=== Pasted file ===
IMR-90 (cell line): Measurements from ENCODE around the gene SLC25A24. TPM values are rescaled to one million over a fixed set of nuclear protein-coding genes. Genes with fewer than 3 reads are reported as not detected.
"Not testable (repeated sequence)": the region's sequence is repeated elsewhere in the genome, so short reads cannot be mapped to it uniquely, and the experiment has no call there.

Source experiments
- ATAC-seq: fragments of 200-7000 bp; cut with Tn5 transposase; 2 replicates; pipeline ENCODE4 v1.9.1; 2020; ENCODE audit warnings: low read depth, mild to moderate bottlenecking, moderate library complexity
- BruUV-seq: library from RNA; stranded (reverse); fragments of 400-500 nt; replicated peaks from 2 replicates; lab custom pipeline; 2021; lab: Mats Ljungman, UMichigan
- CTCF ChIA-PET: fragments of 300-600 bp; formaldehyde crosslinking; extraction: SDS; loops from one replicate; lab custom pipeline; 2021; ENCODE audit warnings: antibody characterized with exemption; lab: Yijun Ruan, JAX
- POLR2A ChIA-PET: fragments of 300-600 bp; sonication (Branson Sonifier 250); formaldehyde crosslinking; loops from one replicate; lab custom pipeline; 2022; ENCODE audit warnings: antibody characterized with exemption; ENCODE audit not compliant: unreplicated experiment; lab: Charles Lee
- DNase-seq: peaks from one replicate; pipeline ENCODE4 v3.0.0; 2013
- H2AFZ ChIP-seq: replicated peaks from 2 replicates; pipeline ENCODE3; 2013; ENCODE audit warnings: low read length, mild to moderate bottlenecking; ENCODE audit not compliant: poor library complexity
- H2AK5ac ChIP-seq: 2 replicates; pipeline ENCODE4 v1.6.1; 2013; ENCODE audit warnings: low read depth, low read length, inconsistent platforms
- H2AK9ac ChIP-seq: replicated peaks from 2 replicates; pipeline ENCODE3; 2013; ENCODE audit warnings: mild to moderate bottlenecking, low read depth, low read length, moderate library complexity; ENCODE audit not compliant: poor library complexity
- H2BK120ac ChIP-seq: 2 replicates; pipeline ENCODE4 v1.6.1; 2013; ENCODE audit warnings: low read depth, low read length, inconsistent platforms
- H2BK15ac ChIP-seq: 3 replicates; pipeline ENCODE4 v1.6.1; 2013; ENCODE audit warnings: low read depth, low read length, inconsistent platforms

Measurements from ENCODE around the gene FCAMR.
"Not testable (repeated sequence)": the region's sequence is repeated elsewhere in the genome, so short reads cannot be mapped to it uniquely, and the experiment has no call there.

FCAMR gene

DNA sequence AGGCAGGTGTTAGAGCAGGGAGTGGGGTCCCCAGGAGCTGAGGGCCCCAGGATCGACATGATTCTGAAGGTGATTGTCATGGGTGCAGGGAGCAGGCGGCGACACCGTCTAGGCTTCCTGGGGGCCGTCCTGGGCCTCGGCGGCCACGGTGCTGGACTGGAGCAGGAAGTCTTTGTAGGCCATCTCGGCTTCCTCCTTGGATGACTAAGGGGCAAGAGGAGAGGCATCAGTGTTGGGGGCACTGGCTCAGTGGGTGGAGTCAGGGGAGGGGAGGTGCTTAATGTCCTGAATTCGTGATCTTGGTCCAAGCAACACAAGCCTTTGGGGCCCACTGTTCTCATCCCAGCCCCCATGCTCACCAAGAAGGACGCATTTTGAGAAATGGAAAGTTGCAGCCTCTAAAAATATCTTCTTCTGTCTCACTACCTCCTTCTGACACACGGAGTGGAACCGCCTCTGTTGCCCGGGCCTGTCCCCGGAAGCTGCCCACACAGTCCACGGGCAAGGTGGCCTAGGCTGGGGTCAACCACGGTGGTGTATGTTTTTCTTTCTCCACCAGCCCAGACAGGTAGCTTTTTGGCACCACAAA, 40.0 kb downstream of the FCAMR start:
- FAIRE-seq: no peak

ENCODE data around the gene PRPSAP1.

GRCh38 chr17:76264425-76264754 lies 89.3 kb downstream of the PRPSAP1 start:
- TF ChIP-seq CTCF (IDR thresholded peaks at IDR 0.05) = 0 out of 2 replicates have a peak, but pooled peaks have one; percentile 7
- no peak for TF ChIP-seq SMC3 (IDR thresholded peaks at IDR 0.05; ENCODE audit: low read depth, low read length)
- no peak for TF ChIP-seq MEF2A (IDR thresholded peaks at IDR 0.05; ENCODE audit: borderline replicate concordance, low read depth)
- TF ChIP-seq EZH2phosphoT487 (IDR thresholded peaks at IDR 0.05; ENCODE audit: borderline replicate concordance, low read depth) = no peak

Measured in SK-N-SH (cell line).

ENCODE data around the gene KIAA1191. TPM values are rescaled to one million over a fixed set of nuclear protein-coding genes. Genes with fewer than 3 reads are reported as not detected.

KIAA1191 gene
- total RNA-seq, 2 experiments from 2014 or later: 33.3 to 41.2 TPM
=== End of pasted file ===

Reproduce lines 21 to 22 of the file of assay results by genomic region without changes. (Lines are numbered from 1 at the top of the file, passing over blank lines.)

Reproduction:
- TF ChIP-seq CTCF (IDR thresholded peaks at IDR 0.05) = 0 out of 2 replicates have a peak, but pooled peaks have one; percentile 7
- no peak for TF ChIP-seq SMC3 (IDR thresholded peaks at IDR 0.05; ENCODE audit: low read depth, low read length)